nothing healthy or untroublesome about rodents run wild in the backyard.

cats are good when they live like cats. love life.
 
Cd Anderson
Posts: 16
  • Mark post as helpful
  • send pies
    Number of slices to send:
    Optional 'thank-you' note:
  • Quote
  • Report post to moderator

Adam Klaus wrote:when the cat's away the mice shall play....

maybe the problem is that people concieve of owning cats. maybe cats are just part of the urban ecology, and their presence makes it a healthier ecosystem.
nothing healthy or untroublesome about rodents run wild in the backyard.

cats are good when they live like cats. love life.



The same could then be said of dogs. Dogs would keep the raccoons and possums away and my dogs have done better at rat catching than my cats (though I think the scent of my cats keeps most of the rodents away) but no one suggests dogs should be allowed to roam.
 
steward
Posts: 7926
Location: Currently in Lake Stevens, WA. Home in Spokane
331
  • Likes 1
  • Mark post as helpful
  • send pies
    Number of slices to send:
    Optional 'thank-you' note:
  • Quote
  • Report post to moderator
Most cities have ordinances about roaming (unleashed) dogs.
Dogs can be serious threats to children, pets, livestock.
They often revert to their feral 'pack' habits.

Cats, on the other hand are solitary hunters that seldom attack anything bigger than themselves.
They pose no real threat to humanity, or 'village life'.
They have been valued by civilizations for thousands of years for their ability to control rodent populations (and disease).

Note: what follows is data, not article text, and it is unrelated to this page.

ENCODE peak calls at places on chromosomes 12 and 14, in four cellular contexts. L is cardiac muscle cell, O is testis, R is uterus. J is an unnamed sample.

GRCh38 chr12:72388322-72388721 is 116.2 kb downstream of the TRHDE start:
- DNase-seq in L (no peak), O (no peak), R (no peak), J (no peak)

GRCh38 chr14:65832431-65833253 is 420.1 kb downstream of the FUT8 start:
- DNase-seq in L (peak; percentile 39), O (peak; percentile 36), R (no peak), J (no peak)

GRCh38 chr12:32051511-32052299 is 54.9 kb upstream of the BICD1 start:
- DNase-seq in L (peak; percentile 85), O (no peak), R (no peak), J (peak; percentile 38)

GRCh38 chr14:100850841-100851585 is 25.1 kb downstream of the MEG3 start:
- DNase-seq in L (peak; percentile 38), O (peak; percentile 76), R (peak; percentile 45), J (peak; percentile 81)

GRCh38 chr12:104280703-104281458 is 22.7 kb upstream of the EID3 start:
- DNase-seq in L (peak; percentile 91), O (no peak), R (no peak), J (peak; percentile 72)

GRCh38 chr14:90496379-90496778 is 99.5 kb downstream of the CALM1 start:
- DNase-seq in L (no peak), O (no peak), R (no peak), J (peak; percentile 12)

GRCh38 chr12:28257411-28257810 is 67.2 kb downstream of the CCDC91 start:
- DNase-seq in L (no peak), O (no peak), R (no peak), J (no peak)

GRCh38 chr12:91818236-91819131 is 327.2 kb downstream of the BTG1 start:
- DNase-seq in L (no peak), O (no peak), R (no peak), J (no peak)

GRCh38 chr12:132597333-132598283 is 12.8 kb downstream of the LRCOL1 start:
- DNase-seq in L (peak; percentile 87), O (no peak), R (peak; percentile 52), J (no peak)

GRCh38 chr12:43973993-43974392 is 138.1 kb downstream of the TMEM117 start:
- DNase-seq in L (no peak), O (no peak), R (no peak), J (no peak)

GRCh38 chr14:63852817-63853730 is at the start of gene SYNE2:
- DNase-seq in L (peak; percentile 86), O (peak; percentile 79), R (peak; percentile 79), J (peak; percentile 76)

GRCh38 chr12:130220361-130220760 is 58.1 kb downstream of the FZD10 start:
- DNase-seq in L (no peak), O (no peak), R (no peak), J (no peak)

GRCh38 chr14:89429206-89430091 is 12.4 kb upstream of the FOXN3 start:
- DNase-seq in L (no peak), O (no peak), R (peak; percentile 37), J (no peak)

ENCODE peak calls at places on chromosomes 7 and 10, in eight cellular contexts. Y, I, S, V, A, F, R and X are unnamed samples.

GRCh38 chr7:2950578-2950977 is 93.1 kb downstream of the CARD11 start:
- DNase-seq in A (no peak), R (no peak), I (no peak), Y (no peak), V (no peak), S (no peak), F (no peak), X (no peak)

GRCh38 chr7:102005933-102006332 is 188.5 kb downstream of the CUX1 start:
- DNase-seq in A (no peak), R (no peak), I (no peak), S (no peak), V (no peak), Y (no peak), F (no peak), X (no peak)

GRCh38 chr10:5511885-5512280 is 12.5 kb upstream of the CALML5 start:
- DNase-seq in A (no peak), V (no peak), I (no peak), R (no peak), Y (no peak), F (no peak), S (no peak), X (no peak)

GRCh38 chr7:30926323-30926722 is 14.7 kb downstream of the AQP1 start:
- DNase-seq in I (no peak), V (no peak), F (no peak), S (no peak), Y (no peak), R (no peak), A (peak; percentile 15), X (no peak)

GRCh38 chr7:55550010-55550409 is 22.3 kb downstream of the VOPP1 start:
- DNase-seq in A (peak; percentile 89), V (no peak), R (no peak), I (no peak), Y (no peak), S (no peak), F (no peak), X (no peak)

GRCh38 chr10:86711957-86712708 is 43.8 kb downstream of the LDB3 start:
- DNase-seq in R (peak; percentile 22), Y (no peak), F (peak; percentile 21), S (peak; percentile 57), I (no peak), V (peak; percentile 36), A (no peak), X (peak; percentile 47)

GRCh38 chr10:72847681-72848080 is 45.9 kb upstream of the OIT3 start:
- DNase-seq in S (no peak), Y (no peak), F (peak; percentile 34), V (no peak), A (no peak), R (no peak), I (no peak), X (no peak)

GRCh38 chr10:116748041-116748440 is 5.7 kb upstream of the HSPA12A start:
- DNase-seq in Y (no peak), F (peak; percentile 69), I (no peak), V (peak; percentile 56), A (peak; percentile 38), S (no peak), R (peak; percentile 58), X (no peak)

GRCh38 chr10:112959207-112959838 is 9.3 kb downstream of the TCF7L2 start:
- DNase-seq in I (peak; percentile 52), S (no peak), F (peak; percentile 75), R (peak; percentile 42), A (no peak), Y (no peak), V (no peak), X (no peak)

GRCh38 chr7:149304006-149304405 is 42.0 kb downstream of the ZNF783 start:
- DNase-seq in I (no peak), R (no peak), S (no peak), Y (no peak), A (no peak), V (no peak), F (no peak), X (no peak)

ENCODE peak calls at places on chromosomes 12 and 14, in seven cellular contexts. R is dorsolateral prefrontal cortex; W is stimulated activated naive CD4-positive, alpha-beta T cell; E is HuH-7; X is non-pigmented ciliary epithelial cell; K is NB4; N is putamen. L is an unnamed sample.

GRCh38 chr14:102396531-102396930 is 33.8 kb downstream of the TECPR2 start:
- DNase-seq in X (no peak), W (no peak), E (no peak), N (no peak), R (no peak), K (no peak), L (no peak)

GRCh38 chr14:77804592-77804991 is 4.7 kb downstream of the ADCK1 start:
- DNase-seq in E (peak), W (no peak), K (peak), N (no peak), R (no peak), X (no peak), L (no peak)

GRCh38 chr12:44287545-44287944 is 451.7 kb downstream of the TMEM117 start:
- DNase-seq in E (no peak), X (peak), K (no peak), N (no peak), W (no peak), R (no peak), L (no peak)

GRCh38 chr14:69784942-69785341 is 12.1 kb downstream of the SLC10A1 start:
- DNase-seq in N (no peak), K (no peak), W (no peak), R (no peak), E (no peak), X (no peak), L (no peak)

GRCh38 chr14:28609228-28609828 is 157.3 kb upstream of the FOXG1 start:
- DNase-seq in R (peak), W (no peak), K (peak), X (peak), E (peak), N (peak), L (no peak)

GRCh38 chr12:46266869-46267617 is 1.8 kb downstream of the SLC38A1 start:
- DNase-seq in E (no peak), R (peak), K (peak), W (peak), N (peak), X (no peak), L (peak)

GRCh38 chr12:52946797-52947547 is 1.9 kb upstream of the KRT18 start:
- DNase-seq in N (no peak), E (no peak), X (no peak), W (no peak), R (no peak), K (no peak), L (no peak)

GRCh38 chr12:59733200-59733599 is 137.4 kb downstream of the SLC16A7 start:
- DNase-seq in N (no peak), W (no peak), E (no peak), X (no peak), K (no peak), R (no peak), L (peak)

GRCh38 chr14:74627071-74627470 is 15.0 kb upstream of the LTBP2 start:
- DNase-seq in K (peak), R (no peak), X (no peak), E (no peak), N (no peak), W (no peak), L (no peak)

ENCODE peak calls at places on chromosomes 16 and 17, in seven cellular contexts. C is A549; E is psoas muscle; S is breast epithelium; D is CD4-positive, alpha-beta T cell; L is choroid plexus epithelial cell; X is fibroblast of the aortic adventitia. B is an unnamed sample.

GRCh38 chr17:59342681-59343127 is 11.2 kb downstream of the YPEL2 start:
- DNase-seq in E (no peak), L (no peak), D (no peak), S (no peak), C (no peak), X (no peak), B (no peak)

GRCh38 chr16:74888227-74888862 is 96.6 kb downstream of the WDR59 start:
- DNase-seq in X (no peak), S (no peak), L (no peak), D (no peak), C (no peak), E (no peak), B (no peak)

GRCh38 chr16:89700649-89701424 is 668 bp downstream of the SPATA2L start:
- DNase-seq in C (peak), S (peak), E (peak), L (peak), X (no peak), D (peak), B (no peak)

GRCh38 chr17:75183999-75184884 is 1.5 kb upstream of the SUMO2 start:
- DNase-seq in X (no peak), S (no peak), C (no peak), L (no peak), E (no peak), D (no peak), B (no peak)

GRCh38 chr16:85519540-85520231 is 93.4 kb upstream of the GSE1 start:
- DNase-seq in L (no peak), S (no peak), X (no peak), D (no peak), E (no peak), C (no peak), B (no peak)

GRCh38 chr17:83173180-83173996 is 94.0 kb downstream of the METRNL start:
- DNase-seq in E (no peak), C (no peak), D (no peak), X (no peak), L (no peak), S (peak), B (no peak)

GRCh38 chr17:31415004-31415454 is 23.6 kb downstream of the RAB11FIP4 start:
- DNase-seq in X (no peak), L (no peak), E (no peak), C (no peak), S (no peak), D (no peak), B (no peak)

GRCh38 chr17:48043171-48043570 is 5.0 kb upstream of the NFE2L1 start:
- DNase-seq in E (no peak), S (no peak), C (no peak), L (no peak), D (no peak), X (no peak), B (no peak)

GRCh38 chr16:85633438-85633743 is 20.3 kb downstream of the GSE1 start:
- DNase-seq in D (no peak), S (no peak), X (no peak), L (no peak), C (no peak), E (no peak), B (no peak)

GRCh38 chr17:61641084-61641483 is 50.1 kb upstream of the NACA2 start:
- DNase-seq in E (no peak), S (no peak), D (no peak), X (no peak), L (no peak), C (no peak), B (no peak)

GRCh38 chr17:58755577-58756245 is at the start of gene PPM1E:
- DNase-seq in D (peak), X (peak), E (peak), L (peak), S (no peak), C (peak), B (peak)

If mankind was as clean as a cat, we wouldn't need them.
 
Posts: 16
Location: Richmond, VA
  • Mark post as helpful
  • send pies
    Number of slices to send:
    Optional 'thank-you' note:
  • Quote
  • Report post to moderator

S Bengi wrote:Let let the cat live in a natural/permaculture way. they might only live 90% of the indoor lifespan but they will live happier.



Indoor cats typically live 12-14 years. The average lifespan for outdoor cats is somewhere around 3 years. Between cars, coyotes, FLV, infections from fights, etc, there's a lot of things that can go wrong. Many of them do live long lives, but a lot of them also don't make it through the first couple years.

If your cats are depressed indoors, they need more stimulation. More places to climb, more toys/etc.
 
Adam Klaus
author
Posts: 946
Location: 6200' westen slope of colorado, zone 6
68
  • Likes 3
  • Mark post as helpful
  • send pies
    Number of slices to send:
    Optional 'thank-you' note:
  • Quote
  • Report post to moderator
Quality over quantity, every time, even for cats. I cant imagine how long I would live if I were kept safely inside! In my philosophy, allowing animals to express their innate instincts is a basic tenant of animal husbandry. Cats being cats means cats being outside, for as long as it takes them to expire all nine lives. Avoiding death is no measure of life. It is our human fear of death that leads us to impose this philosophy on our animals. There is a better way, where we facilitate the fulfillment of our animal's inherent instincts. Cows graze. Dogs sniff. And cats roam. That's life.